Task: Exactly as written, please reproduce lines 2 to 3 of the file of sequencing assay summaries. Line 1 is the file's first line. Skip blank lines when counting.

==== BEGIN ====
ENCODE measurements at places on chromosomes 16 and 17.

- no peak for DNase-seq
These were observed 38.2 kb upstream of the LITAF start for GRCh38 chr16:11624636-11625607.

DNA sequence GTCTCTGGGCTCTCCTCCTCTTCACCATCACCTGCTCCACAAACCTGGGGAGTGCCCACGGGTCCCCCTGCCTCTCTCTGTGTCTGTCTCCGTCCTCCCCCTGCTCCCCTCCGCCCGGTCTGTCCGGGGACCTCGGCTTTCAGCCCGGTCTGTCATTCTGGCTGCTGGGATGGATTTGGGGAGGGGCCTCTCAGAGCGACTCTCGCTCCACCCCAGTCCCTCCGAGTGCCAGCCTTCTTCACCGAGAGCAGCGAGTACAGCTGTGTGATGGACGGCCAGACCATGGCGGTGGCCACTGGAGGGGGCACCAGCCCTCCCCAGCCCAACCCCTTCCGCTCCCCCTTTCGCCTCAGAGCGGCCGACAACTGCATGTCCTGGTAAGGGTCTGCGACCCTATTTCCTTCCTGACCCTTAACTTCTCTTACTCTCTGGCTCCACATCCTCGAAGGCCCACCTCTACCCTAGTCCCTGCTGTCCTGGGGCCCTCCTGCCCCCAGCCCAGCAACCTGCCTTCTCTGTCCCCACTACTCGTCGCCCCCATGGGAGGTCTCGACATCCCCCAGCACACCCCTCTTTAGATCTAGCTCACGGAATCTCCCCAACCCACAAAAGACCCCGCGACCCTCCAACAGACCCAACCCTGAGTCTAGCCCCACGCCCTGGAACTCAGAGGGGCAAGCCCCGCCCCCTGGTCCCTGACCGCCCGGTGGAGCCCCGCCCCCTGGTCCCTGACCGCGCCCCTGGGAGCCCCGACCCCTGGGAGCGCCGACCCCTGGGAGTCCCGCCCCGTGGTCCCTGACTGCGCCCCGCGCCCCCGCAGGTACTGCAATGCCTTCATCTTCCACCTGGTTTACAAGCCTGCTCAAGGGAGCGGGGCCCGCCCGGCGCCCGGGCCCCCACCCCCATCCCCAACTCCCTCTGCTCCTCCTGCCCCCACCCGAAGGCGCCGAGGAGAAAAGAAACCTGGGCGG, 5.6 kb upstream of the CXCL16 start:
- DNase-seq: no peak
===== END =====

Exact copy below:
- no peak for DNase-seq
These were observed 38.2 kb upstream of the LITAF start for GRCh38 chr16:11624636-11625607.